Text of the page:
Bede records how conflicts arose between these indigenous believers and Augustine's people as a result of the Britons refusing to subject themselves to the bishop of Rome.

After Augustine told the Britons that they needed to come under his authority and submit to the Roman church, the British Bishop Diaothus wrote to Augustine as follows:
"Be it known and declared that we all, individually and collectively, are in all humility prepared to defer to the Church of God, and to the Bishop in Rome, and to every sincere and Godly Christian, so far as to love everyone according to his degree, in perfect charity, and to assist them all by word and in deed in becoming the children of God. But as for any other obedience, we know of none that he, whom you term the Pope, or Bishop of Bishops, can demand. The deference we have mentioned we are ready to pay to him as to every other Christian, but in all other respects our obedience is due to the jurisdiction of the Bishop of Cærleon, who is alone under God our ruler to keep us right in the way of salvation." [Cited in Henry Spelman’s Concilia, Decreta, Leges, Constitutiones in re Ecclesiarum Orbis Britannici: Volume 1, 1636, republished Haddan & Stubbs (Wilkins), Cambridge England,. pp. 108-109].
The problems between the Christians Brits and the now Romanized Saxons prompted the Synod of Chester in 601. Augustine was there with some of his followers, and there were seven British bishops and many men of great learning from the Welsh monastery Bangor-on-Dee. At this Synod, Augustine attempted to bring the Britons under the authority of Roman ecclesiology, but the general assembly refused to submit. The fact that the Britons associated Augustine’s church with their Saxon enemies only fueled their antagonism to Augustine’s claims.

In his Ecclesiastical History, the Venerable Bede writes as follows about these ‘Protestant’ Christians (if I can use the adjective without anachronism):

"For they did not keep Easter Sunday at the proper time, but from the fourteenth to the twentieth moon…Besides, they did several other things which were against the unity of the church…but, preferred their own traditions before all the churches in the world… [Augustine] said to them, "You act in many particulars contrary to our custom, or rather the custom of the universal church, and yet, if you will comply with me in these three points, viz. to keep Easter at the due time; to administer baptism, by which we are again born to God, according to the custom of the holy Roman Apostolic Church; and jointly with us to preach the word of God to the English nation, we will readily tolerate all the other things you do, though contrary to our customs." They answered they would do none of those things, nor receive him as their archbishop…. Augustine, is said, in a threatening manner, to have foretold, that in case they would not join in unity with their brethren, they should be warred upon by their enemies; and, if they would not preach the way of life to the English nation, they should at their hands undergo the vengeance of death. All which, through the dispensation of the Divine judgment, fell out exactly as he had predicted." [Book II, chapter II; see also D’Aubigne, History Reform, Vol. V; Milman’s History of Latin Christianity, Vol. II, p. 234.]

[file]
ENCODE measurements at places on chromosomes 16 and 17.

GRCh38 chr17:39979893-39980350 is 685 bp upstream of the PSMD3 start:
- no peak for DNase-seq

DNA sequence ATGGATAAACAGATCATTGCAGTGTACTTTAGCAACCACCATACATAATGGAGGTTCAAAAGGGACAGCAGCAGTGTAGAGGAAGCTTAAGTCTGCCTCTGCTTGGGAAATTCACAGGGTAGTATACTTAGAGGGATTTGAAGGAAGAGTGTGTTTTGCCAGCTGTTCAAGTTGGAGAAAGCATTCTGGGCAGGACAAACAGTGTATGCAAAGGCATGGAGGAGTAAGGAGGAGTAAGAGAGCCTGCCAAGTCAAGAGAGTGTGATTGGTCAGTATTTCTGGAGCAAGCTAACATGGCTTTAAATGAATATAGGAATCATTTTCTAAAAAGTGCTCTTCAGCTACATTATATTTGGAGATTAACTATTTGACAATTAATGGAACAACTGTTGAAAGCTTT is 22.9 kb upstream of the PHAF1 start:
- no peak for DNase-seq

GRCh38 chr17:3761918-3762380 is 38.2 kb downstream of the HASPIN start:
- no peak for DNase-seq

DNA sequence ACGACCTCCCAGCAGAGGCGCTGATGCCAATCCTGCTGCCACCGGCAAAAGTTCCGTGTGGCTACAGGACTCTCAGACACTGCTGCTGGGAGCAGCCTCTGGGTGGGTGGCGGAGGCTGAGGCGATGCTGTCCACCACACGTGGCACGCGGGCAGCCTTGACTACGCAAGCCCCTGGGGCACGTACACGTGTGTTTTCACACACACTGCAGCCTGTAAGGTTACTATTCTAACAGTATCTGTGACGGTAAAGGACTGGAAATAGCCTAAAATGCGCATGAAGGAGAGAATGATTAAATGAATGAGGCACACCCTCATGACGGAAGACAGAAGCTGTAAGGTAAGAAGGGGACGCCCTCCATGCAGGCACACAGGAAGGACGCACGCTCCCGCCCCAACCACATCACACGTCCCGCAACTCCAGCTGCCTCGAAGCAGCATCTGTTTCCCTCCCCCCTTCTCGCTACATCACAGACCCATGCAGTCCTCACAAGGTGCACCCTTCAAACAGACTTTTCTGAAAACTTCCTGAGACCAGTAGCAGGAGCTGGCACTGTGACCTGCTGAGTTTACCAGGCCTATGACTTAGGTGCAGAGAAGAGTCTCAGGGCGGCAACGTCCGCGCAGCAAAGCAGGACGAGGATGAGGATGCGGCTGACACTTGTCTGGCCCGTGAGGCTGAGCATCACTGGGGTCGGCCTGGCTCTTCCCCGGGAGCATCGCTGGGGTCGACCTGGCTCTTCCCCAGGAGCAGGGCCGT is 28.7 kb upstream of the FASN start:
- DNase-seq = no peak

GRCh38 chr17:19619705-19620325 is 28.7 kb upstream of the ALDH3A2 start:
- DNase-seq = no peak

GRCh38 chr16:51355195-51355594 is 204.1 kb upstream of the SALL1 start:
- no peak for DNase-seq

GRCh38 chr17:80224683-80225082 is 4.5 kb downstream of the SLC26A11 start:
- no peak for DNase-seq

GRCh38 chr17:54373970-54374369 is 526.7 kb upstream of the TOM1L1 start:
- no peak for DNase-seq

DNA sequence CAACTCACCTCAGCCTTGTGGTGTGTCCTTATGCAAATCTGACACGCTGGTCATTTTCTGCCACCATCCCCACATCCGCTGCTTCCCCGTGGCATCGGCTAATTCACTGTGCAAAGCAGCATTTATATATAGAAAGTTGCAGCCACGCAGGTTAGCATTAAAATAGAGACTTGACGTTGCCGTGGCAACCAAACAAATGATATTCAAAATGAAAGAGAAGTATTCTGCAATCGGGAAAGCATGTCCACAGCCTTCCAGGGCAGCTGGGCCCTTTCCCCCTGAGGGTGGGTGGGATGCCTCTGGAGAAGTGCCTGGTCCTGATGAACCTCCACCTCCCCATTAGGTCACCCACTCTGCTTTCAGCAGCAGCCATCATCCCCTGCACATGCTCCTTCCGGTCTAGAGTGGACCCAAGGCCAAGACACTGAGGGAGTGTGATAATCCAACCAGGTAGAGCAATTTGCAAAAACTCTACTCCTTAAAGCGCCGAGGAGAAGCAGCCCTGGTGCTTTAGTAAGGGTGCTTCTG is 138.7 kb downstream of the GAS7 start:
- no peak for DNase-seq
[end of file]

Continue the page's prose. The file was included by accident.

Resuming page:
Massacre at Bangor

In AD 664 the Synod of Whitby was convened over the problem of the British celebrating Easter at the wrong time. The result "brought the Northumbrian church into the mainstream of Roman culture." [Colgrave, Earliest Life of Gregory the Great, p. 9.] The Synod of Hertford occurred in 673 in which British bishops agreed to meet with one of Augustine’s predecessors. The Church in England agreed to acknowledge the supremacy of the Pope. However, the promise of a smooth working, amicable relationship between the Church in England and the Papacy was not to be.

The dispute between the Christian Brits vs. Augustine and his now Romanized Saxons did not remain purely theological. Geoffrey of Monmouth describes the sad incident of the Massacre at Bangor, where the Saxons took their revenge on the Brits for refusing to submit to Augustine. The event is described in the Penguin Edition of Geoffrey's Histories, pp. 266-267, or Book XI, chapters 12 and 13 of THIS online version.

This massacre accentuated the conflict between the two groups, a conflict that would continue to foment right up until the reformation.

Continuing Tensions

The Celts in Scotland also remained fiercely independent from the papacy. St. Columbanus (c.543 – 615) was an Irish saint, poet and scholar (whose biography I have written up here) who had also written to Gregory the Great, making striking claims for the purity and independence of the Celtic Church. Later Columbanus also wrote to Pope Boniface IV as follows: